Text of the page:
The Painted monasteries are nearly all found only in Bucovina. When they were first buit by Stephen the Great the external walls were left plain apart from small paintings above doors and gateways. The main period of painting was during the reign of Petru Rares between 1530-50. The paintings were intended to tell the Bible stories to an illiterate population.

The paintings were applied directly onto wet lime rendering which was spread across the walls Only a limited area could be painted each day. The artist first sketched the outline before filling in the background, Azurite blue was used for the sky and malachite green for the ground. The landscape and buildings were painted on next using different hues of clay earth pigments, like red and yellow ochre. The figures were the last to be painted. As the rendering dried, it bound the pigments to form a durable layer. Large overhanging eaves were designed to throw rain and snow away from the walls.

The paintings follow the same principles. On the apse at the east end is the ‘Prayer of the Saints’ with rows of angels, prophets, apostles, saints and martyrs on either side of the central figures of God, the Virgin and Christ.

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On the south facade is the Tree of Jesse which shows the descent of Christ from King David. The different figures are the ancestors of Christ. Below this are the ‘Pagan Philosophers’ including Socrates, Plato, Aristotle, Pythagorus, Thucydides, Homer and Sibyl. In their writings, the Church found allusions and prophecies to the coming of Christ.

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Along the top is ‘Akathistos Hymn’ which is a devotional poem singing the praises of the Virgin Mary and is sung in all Orthodox Churches on the five Fridays in Lent. The poem contains twenty four stanzas. The first twelve stanzas and pictures have images from the life of the Virgin from the annunciation to the presentation of Jesus in the temple. The last twelve sing praises to the glory of the Virgin.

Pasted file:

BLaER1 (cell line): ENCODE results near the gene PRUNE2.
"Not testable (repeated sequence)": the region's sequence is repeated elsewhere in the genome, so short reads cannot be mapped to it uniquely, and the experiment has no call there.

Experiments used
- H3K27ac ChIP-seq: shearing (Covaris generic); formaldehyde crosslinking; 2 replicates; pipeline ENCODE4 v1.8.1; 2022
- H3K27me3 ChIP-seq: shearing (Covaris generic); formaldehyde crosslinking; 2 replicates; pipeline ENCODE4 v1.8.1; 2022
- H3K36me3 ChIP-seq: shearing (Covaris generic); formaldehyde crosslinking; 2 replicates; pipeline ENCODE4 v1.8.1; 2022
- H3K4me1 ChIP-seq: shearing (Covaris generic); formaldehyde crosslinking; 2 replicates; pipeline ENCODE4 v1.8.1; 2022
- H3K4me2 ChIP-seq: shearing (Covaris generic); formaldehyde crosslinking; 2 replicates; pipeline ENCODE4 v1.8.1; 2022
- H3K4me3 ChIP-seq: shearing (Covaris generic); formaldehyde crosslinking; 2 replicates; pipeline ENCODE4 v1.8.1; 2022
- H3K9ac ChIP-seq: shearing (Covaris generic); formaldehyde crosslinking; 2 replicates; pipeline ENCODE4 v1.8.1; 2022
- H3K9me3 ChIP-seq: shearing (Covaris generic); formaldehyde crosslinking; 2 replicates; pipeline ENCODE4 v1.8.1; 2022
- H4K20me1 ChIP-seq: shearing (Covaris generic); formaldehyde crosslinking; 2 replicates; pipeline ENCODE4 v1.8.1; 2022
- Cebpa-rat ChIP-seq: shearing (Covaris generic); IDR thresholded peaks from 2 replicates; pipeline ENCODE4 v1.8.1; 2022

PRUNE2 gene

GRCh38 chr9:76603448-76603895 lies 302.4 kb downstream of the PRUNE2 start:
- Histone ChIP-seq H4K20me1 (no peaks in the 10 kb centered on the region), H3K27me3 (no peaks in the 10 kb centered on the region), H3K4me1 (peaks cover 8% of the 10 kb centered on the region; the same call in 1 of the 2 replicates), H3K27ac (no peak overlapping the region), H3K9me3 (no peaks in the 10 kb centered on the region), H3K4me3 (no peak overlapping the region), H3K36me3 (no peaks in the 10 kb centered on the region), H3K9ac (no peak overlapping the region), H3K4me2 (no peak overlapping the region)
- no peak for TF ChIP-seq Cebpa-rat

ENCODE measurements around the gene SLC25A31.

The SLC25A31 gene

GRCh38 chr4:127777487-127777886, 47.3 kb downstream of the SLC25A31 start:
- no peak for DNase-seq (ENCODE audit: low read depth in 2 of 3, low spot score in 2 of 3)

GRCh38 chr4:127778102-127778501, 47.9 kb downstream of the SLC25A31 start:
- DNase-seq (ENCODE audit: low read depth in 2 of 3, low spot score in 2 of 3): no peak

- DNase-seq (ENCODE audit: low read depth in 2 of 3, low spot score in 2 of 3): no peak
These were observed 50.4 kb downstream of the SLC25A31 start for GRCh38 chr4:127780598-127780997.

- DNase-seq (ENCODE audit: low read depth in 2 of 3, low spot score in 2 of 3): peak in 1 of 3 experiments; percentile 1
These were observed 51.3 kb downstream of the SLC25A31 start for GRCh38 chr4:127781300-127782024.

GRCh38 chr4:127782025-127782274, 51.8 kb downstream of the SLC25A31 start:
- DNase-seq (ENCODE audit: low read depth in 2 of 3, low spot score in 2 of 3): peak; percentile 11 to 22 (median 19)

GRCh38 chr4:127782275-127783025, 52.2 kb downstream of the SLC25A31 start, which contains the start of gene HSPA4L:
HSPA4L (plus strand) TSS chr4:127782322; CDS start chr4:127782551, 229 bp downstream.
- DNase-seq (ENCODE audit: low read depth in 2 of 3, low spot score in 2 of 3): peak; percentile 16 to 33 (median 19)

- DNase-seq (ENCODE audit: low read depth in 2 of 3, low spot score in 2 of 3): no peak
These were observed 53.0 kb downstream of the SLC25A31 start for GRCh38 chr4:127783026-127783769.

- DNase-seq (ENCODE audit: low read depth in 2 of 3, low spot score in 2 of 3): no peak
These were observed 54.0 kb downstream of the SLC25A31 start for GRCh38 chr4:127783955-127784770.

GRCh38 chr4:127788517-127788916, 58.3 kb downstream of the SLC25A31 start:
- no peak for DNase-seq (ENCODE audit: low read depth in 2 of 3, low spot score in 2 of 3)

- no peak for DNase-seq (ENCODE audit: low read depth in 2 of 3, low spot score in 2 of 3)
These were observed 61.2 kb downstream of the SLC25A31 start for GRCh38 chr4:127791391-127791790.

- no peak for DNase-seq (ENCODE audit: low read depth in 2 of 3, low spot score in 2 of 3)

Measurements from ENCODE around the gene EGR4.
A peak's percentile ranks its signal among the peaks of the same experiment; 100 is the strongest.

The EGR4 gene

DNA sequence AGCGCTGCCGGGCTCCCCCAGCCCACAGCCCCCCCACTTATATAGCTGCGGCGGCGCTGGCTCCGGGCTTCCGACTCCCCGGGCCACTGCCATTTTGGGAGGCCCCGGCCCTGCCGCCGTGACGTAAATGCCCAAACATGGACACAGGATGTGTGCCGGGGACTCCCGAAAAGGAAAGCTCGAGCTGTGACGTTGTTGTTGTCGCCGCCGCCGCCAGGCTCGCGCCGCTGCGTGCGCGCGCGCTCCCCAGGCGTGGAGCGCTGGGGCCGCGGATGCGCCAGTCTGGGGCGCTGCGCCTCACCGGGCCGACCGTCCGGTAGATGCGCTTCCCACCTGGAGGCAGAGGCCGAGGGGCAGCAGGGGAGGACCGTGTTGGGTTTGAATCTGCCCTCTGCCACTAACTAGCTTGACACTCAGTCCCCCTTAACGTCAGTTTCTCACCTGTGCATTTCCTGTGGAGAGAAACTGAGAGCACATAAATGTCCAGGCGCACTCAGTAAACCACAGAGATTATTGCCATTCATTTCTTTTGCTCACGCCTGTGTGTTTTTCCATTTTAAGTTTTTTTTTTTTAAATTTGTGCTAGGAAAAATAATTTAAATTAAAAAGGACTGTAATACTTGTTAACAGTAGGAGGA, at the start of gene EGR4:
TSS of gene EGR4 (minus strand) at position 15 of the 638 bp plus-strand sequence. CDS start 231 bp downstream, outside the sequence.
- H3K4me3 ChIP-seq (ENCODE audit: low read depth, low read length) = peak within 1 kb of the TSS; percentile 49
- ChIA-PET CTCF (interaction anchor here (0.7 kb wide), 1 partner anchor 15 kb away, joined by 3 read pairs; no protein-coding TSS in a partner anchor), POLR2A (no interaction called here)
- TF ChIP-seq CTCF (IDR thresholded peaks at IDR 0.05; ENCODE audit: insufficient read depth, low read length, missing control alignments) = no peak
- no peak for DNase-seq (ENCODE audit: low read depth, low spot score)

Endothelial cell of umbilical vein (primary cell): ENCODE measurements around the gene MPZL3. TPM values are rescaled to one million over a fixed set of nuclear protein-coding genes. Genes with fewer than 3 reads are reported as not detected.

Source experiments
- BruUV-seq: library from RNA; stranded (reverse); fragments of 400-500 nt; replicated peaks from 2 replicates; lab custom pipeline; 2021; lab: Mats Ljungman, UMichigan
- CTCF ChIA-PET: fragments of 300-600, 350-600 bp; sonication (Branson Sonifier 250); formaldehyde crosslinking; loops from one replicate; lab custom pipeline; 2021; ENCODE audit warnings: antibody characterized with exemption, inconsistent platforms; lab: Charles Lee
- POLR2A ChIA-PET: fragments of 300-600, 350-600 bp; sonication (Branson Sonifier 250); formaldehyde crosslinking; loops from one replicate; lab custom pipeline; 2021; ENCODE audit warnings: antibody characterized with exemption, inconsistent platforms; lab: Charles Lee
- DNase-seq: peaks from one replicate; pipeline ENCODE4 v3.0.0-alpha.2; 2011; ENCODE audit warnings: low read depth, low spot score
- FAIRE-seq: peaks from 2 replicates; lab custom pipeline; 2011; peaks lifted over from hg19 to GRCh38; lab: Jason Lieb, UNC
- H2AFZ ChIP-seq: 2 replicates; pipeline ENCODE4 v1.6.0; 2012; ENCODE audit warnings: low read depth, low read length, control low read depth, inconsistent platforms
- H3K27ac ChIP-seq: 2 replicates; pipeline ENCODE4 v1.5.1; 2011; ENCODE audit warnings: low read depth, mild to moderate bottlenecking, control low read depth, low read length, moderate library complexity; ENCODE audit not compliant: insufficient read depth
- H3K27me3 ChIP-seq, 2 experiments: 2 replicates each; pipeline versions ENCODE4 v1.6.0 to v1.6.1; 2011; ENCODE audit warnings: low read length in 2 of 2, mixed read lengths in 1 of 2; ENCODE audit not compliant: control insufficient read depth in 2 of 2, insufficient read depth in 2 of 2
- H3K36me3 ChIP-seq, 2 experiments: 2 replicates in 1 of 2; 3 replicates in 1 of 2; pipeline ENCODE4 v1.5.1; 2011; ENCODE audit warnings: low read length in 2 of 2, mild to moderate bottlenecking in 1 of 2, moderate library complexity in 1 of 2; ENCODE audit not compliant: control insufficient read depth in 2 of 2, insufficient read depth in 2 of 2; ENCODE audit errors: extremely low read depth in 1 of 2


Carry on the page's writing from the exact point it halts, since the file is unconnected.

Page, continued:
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Some churches also have Moses and the Burning Bush, or the Vision of Moses, which is often considered part of the Akathistos Hymn. This tells how the Virgin appeared to Moses in a Burning Bush, symbolising her perpetual virginity that cannot be consumed by fire. The Bush is often represented by a big rock crowned with flowers from which rise the figures of the Virgin and Christ.

Often depicted at the bottom west corner is the Siege of Constantinople in 626AD. The fortress is being attacked from the land and sea by Turks, Inside the walls, the citizens are carrying icons with images of the Virgin and Christ. Their prayers cause God to send thunder and rain and the sea drowning the attackers.

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The west facade has the Last Judgement, with saints, holy people and churchmen among the saved and infidels among the damned. The red river of Hell engulfs the figures of the damned. It is designed to concentrate the minds of those entering the church on the fate awaiting those who stray from the way of righteousness and the rewards of the righteous.

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There is a small charge to take photographs of the outside of the monasteries, but photography is not allowed inside the buildings.